T SAKHI: beyond the hybrid creations of the Sakhi sisters
In between Beirut and Venice, Lebanese-Polish sisters Tessa and Tara Sakhi question our notion of identity and living, through their synergic projects
Founded in 2016, T SAKHI is a multidisciplinary design and architecture studio that focuses on projects that range from small-scale architecture, public and urban installations, to collectible objects, scenography and film. The Sakhi sisters combine craftsmanship and innovation, their occidental-oriental inspirations, and their contrasting affinities to provoke conversations and question the world we live in.
Their work has been exhibited in Beirut, Paris, Milan, Dubai and Venice, and donated to several NGO’s around the world. They have participated in lectures and workshops in Dubai, Sharjah, London, Sydney and China. Their projects have been nominated for awards in China, Milan and Berlin, and have been highly published worldwide in magazines and online platforms.
Who are Tessa and Tara Sakhi? How did the journey for T Sakhi begin?
“We are sisters, born in Lebanon and raised in Beirut, our father is Lebanese and our mother is Polish. We studied architecture and overlapped a year in the same university at the Académie Libanaise des Beaux-Arts in Beirut, then Tara transferred at the École Supérieure d’Architecture in Paris and Tessa to the School of Architecture at the American University of Beirut.
It all happened very spontaneously and organically, we used to enjoy creating our university projects together so when our first client came towards us for an interior project, it was only natural we decided to work on it together and we have never stopped since.
A couple of projects later, we decided to create our own studio while maintaining flexibility for our common and separate interests, thus the creation in 2016 of our multi-disciplinary studio T SAKHI, reflecting who we are and becoming creative partners. Growing up together and being in the same household helped us acquire a similar way of adapting to certain situations, since we lived through the same experiences.
Though we are very similar, we are also very different and have different interests; Tara is passionate about photography and film while Tessa is passionate about social and humanitarian practices. This helped us create a hybrid studio that encompasses all our interests; a studio that really represents who we are.”
Why focus on multidisciplinary design that ranges from small-scale architecture to collectible objects?
“At the beginning people often asked us whether we were architects, designers or artists. Our response was that we are sisters who simply do what we love and what moves us. We are curious to intersect our different interests and watch the results. We both studied architecture as a foundation, which helped us construct our way of thinking, projecting our work to a wider range of creative projects.
We are pleased to observe that our projects are part of various disciplines and clients come to us with different types of projects: each very challenging in its own way, from nightclubs to transportable nightclubs, high-end restaurants to small épiceries, private residential projects to urban interventions and public installations.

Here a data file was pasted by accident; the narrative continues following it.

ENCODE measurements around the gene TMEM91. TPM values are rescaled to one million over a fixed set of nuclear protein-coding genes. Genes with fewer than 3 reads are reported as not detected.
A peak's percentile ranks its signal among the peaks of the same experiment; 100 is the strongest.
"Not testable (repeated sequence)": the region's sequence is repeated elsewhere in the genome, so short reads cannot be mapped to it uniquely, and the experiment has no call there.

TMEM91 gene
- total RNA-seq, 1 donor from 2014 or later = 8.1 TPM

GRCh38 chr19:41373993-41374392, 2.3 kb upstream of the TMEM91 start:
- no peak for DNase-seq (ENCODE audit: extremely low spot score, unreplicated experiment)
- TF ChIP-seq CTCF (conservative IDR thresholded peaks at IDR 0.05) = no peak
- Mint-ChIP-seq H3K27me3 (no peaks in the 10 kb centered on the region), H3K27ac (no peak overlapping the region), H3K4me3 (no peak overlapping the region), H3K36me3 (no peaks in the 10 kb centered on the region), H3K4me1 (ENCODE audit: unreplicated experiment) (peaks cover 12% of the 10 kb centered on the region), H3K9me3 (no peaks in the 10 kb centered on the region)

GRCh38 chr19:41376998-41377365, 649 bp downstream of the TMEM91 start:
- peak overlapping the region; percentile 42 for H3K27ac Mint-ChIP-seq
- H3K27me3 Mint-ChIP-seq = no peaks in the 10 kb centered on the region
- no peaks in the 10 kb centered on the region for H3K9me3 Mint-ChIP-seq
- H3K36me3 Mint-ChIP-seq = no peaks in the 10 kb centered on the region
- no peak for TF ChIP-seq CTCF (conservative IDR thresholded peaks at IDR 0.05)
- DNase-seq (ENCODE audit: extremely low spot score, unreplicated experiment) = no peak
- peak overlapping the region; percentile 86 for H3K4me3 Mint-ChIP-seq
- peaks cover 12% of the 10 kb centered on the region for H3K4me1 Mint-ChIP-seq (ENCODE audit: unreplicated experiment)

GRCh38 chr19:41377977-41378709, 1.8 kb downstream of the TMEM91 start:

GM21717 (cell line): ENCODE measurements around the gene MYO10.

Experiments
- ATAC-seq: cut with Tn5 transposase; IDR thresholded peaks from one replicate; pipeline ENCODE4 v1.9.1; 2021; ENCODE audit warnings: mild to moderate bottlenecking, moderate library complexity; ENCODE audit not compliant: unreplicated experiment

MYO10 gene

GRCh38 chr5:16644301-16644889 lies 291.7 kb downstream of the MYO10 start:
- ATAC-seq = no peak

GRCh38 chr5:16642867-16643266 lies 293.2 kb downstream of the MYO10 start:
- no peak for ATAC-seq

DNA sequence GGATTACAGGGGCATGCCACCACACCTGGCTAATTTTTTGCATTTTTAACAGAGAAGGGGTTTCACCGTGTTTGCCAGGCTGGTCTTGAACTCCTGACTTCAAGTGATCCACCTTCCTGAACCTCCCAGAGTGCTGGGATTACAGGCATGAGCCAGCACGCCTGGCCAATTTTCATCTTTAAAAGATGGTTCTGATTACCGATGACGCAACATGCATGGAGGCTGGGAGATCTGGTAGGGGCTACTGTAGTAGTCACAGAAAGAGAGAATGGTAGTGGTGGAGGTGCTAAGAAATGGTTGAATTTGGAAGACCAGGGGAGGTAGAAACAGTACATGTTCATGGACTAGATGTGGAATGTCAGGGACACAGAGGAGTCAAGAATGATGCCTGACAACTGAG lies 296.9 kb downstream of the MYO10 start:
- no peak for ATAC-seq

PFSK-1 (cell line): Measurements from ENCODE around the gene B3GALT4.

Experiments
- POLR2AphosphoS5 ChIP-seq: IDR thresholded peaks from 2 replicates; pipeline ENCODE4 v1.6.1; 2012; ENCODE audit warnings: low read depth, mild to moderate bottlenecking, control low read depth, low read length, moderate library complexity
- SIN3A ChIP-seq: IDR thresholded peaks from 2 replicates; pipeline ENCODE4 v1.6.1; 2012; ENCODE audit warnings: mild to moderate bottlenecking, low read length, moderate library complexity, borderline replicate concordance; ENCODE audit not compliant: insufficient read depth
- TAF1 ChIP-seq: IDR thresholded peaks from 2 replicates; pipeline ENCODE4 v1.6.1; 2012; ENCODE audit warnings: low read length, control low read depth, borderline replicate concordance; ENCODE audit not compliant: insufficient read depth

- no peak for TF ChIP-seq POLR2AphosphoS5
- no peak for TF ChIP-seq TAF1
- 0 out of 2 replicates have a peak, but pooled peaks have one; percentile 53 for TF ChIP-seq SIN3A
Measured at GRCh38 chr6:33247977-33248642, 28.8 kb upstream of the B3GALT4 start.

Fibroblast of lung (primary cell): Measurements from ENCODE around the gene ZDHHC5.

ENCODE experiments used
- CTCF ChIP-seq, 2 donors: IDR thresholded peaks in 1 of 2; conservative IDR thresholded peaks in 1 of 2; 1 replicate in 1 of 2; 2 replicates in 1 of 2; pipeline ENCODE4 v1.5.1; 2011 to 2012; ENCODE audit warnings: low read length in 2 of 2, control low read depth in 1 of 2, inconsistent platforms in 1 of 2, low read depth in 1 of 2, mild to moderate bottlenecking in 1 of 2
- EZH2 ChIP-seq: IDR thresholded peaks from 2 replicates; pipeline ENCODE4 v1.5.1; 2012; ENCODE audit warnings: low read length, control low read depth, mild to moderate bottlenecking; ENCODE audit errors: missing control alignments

We have also learned a lot from experimenting with different materials with different craftsmen from diverse cultures: workshops in glass-blowing in Murano, macramé and bejucco in Tulum, as well as stone in Cairo. We did our first Lebanese pavilion for Abwab’s 5thedition for Dubai Design Week 2019, an interactive wall portraying the socio-political barriers in Lebanon through a psychological and physiological journey to its visitors.
Our main goal is to question the times we live in and depending on the question raised in our project, we choose the most appropriate medium to express it. Each medium has its own strength, its own purpose, and often we find ourselves creating a cross-disciplinary project allowing us to create a new point of view.”
Which are the main values, core concepts, or style inclinations that, above all, will always represent T Sakhi?
“We aim to move away from aestheticism as much as possible and incline towards triggering curious minds by inviting them to question with us certain aspects of our societies, identities and cultures. We work towards having visitors actively engage with our designs and participate in the creation of these projects, which gives the latter whole new layers of meaning.”
We generally always start by studying together the environment and context of a project and asking the questions we want to tackle. This process helps us define the concept, which we later brainstorm on separately and present to each other our separate ideas. We question them, study the pros and cons of each presentation and highlight the points we want to elaborate on.
We are both constantly traveling separately or together in different countries and getting inspired by their diverse surroundings and cultures, so it’s very interesting for us to observe how two different inspirations can merge into one solid idea.
Growing up in a city like Beirut, rich in oriental and occidental historical affluence, in a family where our mother comes from a Polish background while our father comes from a Lebanese one, helped us question the notion of our identity and our roots, and drove us to be conscious of the hybridity of our culture.